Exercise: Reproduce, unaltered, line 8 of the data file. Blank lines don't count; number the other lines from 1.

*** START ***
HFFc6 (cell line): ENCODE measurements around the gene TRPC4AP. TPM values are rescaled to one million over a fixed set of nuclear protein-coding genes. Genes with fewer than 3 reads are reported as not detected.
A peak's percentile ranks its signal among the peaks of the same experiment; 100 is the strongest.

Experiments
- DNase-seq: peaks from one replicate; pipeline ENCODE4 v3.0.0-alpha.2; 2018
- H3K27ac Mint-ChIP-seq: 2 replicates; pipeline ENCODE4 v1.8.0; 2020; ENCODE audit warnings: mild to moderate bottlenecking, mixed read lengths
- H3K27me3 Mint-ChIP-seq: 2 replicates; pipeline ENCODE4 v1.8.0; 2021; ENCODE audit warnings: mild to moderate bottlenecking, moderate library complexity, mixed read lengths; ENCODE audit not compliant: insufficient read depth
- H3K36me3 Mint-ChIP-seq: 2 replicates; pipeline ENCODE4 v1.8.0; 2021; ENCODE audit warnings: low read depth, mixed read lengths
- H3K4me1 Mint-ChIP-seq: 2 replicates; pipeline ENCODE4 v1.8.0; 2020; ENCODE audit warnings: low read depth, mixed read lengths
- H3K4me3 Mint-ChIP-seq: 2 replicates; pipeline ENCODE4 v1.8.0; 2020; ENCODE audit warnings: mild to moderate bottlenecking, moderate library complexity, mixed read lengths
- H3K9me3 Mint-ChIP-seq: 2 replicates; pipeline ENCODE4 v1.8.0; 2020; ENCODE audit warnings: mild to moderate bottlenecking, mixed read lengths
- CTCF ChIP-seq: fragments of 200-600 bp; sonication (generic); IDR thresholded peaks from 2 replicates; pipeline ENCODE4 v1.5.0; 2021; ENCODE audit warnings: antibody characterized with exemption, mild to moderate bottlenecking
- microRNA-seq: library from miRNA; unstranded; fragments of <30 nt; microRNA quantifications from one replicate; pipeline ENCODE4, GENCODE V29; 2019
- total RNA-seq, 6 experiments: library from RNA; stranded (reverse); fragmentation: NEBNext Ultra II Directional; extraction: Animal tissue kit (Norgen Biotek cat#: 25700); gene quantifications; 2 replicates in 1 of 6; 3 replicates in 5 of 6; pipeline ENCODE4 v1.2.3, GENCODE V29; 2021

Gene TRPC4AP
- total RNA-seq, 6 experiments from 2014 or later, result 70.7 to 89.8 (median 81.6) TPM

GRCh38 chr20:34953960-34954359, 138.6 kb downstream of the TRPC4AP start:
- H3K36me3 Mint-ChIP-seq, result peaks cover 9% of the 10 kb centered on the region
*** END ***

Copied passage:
- H3K4me1 Mint-ChIP-seq: 2 replicates; pipeline ENCODE4 v1.8.0; 2020; ENCODE audit warnings: low read depth, mixed read lengths